Enjoying the day on Cane River
A field of cotton, ready for harvest
Melrose Plantation, a historic center of art and culture
An alligator snapping turtle caught on Cane River
Original tenant quarters on Magnolia Plantation, part of the Cane River Creole National Historical Park
Looking out over the Cane River
The Tauzin-Wells house in the Historic District
An afternoon carriage ride through the Historic District
The Roque House, a traditional bousillage structure, in the Natchitoches National Historic Landmark District
Generations of stories created in a charming community
Three Centuries of History
Natchitoches was founded by Louis Antoine Juchereau de St. Denis in 1714 while he was en route to Mexico from Mobile, Alabama, on a trade mission. When he reached the village of the Natchitoches Indians on the Red River, he had two huts constructed and left a small detachment there to guard the stores and trade with local people. This became the first permanent European settlement in the territory later known as the Louisiana Purchase. The replica of Fort St. Jean Baptiste at Cane River Lake, just a few hundred yards from the original fort site, is open for tours.
Cane River Heritage Trail Scenic Byway
Stretched along the banks of a winding river, explore three state historic sites, Creole plantations and museums in the Cane River National Heritage Area.
At Cane River Creole National Historical Park, see Oakland Plantation and the outbuildings of Magnolia Plantation, two of the most intact Creole plantations in the USA. Both were established in the 1700s and were owned and operated by the same families for 200 years. Today, the landscapes contain 65 historic structures surrounded by live oak trees, and visitors will experience the evolution of plantation culture from the 1780s to the 1960s. Topics highlighted in park programs include Creole culture, slavery, agriculture, mechanization, religion and architecture.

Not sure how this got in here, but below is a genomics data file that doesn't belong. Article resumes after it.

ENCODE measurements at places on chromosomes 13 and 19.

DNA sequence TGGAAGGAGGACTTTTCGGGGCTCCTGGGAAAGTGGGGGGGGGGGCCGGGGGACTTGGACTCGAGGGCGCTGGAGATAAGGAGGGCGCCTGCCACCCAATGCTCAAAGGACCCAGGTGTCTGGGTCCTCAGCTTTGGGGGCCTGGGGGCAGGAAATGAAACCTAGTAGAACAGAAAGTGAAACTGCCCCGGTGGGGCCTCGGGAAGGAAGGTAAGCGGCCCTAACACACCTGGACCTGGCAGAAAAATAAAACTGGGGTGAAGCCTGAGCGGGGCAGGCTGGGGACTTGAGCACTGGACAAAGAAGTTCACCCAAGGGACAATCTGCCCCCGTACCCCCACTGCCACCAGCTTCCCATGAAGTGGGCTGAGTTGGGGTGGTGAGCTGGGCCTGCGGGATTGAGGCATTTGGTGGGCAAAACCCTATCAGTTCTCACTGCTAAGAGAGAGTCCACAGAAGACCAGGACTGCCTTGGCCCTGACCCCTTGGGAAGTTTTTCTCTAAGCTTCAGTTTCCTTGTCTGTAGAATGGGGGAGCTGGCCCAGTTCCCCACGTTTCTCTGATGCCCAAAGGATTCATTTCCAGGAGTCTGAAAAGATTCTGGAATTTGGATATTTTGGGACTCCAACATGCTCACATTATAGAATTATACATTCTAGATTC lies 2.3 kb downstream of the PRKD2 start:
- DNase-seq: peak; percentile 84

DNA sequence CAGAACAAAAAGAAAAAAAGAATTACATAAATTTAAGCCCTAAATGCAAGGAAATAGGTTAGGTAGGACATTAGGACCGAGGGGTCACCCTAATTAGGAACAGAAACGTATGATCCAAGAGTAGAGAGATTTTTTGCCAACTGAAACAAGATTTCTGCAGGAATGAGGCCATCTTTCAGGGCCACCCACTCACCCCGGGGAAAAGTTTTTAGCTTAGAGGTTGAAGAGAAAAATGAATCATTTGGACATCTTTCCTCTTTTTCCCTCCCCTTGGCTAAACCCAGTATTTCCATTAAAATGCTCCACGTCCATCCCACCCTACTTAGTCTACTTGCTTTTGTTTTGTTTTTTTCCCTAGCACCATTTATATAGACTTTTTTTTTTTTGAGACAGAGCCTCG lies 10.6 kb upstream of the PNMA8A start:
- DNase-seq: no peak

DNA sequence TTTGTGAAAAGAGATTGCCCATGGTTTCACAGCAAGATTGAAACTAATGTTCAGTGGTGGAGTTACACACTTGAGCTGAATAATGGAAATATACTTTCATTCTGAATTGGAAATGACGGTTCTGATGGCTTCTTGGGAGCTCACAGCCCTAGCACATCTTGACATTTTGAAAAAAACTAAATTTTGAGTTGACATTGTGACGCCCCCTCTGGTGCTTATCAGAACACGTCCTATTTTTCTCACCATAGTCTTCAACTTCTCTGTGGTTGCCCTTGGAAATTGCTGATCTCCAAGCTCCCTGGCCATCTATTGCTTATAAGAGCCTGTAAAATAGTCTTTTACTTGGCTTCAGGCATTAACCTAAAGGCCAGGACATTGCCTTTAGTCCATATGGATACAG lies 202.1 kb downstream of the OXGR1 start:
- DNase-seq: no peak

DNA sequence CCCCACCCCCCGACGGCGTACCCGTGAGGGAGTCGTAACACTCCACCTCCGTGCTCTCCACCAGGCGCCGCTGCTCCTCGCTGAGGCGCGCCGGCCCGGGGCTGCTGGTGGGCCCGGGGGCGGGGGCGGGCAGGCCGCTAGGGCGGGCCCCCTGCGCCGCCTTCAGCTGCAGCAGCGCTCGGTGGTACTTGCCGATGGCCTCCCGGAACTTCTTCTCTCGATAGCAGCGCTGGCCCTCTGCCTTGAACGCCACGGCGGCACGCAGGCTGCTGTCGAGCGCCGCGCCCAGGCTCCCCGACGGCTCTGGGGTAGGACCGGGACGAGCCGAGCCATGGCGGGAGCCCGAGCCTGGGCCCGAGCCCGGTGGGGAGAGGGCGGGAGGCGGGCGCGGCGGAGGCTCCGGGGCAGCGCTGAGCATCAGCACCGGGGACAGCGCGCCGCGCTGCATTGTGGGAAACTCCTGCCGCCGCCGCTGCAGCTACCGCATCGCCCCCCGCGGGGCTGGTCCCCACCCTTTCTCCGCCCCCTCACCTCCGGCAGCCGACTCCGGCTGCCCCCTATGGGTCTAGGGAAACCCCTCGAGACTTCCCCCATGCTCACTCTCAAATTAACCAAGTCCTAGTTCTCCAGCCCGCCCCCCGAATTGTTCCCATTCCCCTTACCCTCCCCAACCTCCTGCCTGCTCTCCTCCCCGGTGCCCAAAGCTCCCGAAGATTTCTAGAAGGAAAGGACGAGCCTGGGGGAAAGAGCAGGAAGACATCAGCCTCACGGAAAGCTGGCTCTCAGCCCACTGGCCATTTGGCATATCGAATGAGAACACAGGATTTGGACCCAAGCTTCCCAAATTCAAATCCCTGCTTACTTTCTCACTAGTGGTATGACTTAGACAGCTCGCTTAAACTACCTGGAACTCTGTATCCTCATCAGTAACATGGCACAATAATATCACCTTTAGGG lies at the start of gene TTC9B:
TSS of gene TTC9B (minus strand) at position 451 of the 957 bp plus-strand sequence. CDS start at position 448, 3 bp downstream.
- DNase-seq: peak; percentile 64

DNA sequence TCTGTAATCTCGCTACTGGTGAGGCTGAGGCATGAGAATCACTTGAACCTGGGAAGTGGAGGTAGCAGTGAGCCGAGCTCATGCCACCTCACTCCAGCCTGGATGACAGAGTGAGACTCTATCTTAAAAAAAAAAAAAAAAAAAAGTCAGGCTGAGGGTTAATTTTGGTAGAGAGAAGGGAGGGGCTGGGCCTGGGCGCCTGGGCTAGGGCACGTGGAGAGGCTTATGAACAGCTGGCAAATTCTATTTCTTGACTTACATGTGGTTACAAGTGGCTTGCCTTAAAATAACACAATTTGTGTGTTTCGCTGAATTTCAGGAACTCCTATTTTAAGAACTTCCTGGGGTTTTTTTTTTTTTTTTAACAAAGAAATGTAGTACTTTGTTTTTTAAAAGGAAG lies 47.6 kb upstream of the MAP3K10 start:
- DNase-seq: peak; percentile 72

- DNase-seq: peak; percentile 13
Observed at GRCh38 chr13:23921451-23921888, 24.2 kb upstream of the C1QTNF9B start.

A few kilometers down the trail, discover the 200-year history of the beautiful Melrose Plantation. The birth of a slave, Marie-Therese Coincoin, and her 10 Franco-African children with Claude Thomas Pierre Metoyer became the legacy of the Isle of Brevelle Creole Community. Their descendants live along the Cane River today.
Within the heritage area, absorb more of the local lore with informative and entertaining visits to the Los Adaes State Historic Site, Adai Indian Nation Cultural Center, the Louisiana Sports Hall of Fame and Northwest History Museum.
Cultural Immersion in a Dynamic City
Visit at any time of the year to enjoy festivals large and small. Natchitoches is a city where meat pie is revered and the Christmas Festival of Lights, the city’s biggest and oldest festival, continues for six weeks.
Stroll through the historic district downtown, and shop in an eclectic array of boutiques lining the brick streets. Stop by the Kaffie-Frederick General Mercantile, a general store that opened in 1863. Admire the stunning Minor Basilica of the Immaculate Conception Church, considered the heart of the city. Ride a trolley or take a horse-and-buggy tour to see buildings that reflect Queen Anne, Italianate, Spanish Revival, Federal, Art Deco and Victorian architectural styles. Stay overnight in one of more than 40 bed-and-breakfast inns.
From March through October, find a celebration of Cajun culture, music and food at the Natchitoches Alligator Park, where hundreds of alligators are seen in hourly shows. When it’s time to venture into the wilderness, explore bayous, bald cypress groves and pine forests on 243,000 hectares at Kisatchie National Forest.
Natchitoches is the oldest permanent settlement in the Louisiana Purchase Territory, established in 1714. It’s even older than New Orleans, which was established in 1718.
The 1989 movie “Steel Magnolias,” which was filmed in Natchitoches, was based on a true story of one of its residents and chronicled the friendships of six women.